How Can You Be A Leader Right Where You Are, Even If You’re At The Bottom?

May 11, 2016 1 Min Read

I often hear this question from young aspiring leaders. They want to apply my teaching to their current situation, but they don’t know how.

The good news is that you can be a leader no matter where you are. You don’t need a title. You don’t need a position. You don’t need a formal education. All you need to begin is the desire to lead and the willingness to learn. The key is influence.

Leadership is influence

You might have heard me say this before. But it’s still true: Your ability to influence others will be the single greatest factor in your success as a leader.

Author and professor Harry Allen Overstreet asserted, “The very essence of all power to influence lies in getting the other person to participate.” Influence is an invitation anyone can make to another person.

Influencing others is a choice

The reality is that if we want to lead, we must choose to positively influence others. We can be indifferent to people, pursue our own agendas, have bad attitudes, and refuse to work with a team.

Or, we can care about people, be inclusive, work to be positive, cooperate with others, and try to positively influence them. It is our choice. If we choose to try to influence people, we can lead from anywhere.

Our influence is not equal in all areas

Just because you have influence with someone doesn’t mean you have influence with everyone. Influence must develop with each individual. If you don’t believe me, try ordering around someone else’s dog!

I discuss the process of developing influence with others in The 5 Levels of Leadership.

In summary, it starts with Position where you receive a title, grows to Permission as you develop a relationship, builds upon Production as you help others get things done, strengthens as you engage in People Development, and culminates at the Pinnacle when you raise up other leaders who develop people.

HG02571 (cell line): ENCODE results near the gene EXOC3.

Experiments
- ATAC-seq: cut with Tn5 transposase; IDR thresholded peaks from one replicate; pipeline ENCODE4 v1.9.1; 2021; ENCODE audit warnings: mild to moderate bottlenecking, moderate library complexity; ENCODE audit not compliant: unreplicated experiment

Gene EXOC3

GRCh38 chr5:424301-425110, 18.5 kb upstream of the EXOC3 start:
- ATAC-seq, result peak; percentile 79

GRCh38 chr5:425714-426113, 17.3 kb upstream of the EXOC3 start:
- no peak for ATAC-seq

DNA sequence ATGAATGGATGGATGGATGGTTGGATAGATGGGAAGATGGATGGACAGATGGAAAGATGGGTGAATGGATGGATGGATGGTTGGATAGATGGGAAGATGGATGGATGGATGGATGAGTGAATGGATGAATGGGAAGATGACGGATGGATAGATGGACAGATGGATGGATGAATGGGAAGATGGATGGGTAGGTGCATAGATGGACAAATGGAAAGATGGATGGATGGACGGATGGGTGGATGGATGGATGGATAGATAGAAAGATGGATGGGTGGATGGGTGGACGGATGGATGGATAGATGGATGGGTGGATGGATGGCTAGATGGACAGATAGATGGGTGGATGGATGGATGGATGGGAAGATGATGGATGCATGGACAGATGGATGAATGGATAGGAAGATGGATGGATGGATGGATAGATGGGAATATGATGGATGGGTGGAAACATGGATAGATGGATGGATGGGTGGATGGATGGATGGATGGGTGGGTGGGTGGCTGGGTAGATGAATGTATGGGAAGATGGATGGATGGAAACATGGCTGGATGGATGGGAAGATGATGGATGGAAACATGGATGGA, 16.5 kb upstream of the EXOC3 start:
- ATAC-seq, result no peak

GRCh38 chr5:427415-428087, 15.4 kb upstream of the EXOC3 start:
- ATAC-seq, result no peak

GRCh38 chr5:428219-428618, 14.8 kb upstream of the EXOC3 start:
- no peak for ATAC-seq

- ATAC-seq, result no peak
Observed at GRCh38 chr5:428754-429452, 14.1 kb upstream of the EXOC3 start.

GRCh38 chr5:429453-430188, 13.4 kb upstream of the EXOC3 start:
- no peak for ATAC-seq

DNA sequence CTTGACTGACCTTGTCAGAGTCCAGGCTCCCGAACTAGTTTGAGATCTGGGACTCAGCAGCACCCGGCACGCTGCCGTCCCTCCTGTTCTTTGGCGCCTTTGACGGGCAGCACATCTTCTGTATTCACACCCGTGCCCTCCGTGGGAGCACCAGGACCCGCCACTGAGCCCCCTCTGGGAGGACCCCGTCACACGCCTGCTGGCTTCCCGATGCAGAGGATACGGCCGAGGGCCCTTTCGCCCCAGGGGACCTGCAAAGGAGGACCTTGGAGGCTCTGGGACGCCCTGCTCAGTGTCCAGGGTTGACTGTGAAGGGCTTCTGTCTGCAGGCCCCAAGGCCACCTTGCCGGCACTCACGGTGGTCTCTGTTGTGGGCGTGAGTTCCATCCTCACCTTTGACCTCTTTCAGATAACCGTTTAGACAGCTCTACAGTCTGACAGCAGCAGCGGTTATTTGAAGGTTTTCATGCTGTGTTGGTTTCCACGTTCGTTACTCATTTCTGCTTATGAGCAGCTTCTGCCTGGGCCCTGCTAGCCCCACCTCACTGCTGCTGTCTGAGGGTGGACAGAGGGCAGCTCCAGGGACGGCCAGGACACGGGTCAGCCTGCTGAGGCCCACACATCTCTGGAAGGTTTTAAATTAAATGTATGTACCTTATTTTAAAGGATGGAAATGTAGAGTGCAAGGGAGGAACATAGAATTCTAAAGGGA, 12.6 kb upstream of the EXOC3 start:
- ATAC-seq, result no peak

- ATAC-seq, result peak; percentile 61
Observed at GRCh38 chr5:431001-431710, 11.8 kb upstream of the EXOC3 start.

The most effective leaders are intentional about trying to positively influence others. And they understand that they have to work to increase their influence with individual people. And by the way, these things can be done even if you don’t have the position.

With influence comes responsibility

People who desire to lead often seek leadership positions because of the perks and privileges. However, as leaders we should always be aware that leadership carries responsibility. What we do affects the people whose feelings and well-being are within our influence. The influence we have with others will be positive or negative. We choose which one it will be.

People of positive influence add value to others

Groundbreaking major league baseball player Jackie Robinson observed:

“A life isn’t significant except for its impact upon other lives.”

If you choose to influence others and become a better leader, I hope you will do so to add value to others.

The above are excerpted from my book, Good Leaders Ask Great Questions. The first third contains my thoughts and teaching on the value of questions, with what I consider the most important questions we can ask ourselves and others.

The remaining two thirds of the book are filled with questions like the one above, followed by my answers based on over 40 years of learning in the area of leadership. It’s like sitting in on a Q&A session with me and a room full of smart, inquisitive leaders.

Good Leaders Ask Great Questions will be of value to you as a leadership development resource, whether you read it through in one sitting or consult the material as you need it.


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Copyright 2016 The John Maxwell Company. Articles accessed via may not be reprinted or reproduced without written permission from The John Maxwell Company, except for brief quotations in critical reviews or articles.


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